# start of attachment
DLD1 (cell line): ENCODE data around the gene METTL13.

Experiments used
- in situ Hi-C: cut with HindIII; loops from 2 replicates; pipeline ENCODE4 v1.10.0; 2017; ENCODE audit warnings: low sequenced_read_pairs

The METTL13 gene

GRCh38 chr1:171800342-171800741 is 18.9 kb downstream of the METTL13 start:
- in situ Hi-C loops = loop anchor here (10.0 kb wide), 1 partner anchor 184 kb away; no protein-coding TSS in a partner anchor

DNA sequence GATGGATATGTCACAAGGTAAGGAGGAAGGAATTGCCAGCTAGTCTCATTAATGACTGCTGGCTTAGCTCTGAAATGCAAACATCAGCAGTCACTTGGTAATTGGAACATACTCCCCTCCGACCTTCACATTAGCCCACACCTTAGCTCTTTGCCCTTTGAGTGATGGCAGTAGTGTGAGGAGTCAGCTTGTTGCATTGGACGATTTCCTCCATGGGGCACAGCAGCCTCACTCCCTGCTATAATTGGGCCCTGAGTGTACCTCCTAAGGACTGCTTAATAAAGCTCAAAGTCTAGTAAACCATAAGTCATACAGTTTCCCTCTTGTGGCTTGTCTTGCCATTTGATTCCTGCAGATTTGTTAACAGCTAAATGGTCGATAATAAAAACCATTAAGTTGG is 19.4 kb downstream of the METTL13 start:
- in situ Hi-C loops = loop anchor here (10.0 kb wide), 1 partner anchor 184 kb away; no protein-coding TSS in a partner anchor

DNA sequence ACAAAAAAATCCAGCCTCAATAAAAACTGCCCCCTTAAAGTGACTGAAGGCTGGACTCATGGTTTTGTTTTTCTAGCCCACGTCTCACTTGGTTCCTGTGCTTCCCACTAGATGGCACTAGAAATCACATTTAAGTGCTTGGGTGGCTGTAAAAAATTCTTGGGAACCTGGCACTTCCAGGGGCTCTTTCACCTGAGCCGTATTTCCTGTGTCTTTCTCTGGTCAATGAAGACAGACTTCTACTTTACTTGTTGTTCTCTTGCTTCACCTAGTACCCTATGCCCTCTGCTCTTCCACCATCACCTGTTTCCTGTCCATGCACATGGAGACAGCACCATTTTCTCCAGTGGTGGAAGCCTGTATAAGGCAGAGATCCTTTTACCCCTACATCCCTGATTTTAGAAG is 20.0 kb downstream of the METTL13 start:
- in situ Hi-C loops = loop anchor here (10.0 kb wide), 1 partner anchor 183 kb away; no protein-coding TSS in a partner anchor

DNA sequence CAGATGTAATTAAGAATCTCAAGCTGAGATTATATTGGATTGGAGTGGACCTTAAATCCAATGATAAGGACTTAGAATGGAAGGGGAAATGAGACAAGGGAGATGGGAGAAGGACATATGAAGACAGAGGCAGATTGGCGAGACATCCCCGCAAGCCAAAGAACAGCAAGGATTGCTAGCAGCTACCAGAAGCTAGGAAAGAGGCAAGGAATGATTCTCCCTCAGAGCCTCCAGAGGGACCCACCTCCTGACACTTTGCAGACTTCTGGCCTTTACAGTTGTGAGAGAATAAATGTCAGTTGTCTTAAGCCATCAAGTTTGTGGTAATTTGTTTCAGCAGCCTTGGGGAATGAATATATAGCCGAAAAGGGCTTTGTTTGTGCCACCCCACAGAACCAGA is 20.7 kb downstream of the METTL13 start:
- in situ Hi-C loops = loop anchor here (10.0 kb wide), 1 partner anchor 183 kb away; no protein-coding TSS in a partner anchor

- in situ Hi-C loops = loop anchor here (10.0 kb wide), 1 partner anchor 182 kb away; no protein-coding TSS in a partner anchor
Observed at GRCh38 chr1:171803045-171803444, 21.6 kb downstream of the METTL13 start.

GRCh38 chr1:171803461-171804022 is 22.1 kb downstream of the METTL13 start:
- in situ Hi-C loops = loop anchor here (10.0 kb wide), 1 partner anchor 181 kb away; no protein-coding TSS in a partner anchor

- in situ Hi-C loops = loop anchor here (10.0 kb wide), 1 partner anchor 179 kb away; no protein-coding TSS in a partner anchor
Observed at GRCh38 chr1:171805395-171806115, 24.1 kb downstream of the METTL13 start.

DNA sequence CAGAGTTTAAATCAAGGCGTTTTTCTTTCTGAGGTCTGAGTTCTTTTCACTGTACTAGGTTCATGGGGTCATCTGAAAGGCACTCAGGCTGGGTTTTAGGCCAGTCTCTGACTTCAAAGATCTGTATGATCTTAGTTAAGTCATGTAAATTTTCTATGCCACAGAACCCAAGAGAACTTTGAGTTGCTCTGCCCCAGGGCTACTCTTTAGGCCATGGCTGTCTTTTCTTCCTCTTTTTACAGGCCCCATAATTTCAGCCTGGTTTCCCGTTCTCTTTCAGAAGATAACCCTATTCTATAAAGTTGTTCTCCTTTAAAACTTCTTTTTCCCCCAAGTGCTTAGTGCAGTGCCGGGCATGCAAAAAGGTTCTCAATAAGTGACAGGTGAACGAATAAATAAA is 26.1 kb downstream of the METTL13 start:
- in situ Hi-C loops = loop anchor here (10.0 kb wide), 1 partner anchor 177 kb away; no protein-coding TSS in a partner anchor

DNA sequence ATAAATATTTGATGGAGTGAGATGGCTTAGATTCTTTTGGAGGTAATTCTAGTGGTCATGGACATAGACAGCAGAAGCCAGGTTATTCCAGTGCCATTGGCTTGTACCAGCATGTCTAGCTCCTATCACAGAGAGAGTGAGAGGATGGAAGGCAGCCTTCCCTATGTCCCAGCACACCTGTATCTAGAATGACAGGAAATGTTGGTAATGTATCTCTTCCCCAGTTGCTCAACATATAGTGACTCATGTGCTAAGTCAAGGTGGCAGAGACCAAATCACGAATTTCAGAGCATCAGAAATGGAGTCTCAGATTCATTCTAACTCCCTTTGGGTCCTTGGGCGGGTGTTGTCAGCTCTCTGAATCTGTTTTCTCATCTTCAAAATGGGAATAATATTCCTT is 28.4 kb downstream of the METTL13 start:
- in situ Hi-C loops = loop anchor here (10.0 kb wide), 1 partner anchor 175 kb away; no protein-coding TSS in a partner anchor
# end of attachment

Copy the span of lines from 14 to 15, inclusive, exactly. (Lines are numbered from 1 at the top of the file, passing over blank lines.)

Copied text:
Observed at GRCh38 chr1:171803045-171803444, 21.6 kb downstream of the METTL13 start.

GRCh38 chr1:171803461-171804022 is 22.1 kb downstream of the METTL13 start: